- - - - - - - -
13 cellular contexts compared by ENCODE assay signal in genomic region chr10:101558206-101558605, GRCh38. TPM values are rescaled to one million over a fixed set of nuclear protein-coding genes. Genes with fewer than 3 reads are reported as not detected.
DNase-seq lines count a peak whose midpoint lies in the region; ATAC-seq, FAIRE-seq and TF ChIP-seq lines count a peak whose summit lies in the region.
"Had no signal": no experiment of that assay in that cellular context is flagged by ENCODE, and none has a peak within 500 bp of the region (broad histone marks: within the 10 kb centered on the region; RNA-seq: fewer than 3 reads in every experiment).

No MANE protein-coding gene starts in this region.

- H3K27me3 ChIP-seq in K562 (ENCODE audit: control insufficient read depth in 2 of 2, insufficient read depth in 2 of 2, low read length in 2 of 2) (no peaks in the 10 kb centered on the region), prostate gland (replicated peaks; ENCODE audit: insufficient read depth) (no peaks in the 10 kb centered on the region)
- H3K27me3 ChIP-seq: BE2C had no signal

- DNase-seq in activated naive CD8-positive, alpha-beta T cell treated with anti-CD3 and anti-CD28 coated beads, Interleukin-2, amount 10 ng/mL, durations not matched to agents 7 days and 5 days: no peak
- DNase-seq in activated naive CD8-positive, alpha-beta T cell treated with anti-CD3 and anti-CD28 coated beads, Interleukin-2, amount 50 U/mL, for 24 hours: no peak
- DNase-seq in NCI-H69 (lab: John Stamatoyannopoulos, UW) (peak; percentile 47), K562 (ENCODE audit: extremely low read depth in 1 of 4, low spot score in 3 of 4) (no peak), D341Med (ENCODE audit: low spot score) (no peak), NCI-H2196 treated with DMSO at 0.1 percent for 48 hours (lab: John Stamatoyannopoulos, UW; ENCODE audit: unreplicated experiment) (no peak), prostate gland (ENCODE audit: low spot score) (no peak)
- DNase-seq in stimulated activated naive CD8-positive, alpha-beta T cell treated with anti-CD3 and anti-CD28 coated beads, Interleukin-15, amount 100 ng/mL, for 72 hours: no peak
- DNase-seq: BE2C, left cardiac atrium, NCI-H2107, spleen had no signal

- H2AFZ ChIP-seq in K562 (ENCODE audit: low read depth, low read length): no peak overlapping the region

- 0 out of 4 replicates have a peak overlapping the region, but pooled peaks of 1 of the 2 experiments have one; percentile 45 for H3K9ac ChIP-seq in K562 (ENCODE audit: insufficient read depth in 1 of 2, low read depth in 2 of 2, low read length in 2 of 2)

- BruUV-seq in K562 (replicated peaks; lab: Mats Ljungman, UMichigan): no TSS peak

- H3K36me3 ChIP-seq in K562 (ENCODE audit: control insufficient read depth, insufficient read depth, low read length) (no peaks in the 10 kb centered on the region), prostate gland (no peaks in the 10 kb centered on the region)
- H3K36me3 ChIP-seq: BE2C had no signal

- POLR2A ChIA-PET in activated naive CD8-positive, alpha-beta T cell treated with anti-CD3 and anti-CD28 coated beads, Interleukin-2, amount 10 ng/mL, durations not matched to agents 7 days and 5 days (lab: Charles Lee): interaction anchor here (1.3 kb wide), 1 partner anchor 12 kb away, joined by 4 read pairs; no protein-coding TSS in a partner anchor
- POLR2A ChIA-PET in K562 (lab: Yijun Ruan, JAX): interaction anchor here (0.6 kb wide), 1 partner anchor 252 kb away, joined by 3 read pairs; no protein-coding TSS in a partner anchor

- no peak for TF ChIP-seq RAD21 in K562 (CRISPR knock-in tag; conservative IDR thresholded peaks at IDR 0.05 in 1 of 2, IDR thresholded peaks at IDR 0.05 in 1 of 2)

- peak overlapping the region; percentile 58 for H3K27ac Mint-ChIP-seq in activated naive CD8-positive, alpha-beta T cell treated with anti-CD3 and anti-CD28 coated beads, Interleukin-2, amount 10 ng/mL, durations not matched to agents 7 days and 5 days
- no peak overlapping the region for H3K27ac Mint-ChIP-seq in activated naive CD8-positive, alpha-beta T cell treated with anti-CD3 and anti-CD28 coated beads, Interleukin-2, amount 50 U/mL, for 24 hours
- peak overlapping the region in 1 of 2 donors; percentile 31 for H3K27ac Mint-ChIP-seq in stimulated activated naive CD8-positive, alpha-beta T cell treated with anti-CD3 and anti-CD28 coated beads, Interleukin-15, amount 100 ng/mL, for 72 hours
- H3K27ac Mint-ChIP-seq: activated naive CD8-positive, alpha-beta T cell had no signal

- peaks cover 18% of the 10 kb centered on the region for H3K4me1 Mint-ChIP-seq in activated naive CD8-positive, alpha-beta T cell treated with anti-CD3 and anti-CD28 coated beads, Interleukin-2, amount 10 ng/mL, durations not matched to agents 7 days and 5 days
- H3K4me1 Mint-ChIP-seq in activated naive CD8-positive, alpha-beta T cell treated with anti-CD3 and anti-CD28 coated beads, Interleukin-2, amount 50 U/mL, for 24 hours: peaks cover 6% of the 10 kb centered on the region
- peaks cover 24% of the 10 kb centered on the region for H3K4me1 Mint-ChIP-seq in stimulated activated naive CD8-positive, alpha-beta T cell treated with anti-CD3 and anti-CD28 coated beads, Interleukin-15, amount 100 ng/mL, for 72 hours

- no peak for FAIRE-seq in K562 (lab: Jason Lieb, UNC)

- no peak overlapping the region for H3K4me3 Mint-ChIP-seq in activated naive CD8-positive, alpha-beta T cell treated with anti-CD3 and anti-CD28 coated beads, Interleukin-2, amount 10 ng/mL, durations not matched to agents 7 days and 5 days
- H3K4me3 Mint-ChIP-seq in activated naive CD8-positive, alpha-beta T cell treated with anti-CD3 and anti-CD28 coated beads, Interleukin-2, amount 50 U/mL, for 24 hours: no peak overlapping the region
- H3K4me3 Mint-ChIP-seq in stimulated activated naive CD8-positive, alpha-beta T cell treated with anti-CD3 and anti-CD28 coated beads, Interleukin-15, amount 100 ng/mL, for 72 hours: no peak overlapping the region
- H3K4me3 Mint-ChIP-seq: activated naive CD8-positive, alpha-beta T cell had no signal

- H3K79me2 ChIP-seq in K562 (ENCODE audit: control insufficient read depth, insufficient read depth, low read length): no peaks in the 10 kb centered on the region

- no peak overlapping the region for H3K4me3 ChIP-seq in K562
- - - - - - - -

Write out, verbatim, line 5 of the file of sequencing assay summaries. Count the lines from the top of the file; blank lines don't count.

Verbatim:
- H3K27me3 ChIP-seq in K562 (ENCODE audit: control insufficient read depth in 2 of 2, insufficient read depth in 2 of 2, low read length in 2 of 2) (no peaks in the 10 kb centered on the region), prostate gland (replicated peaks; ENCODE audit: insufficient read depth) (no peaks in the 10 kb centered on the region)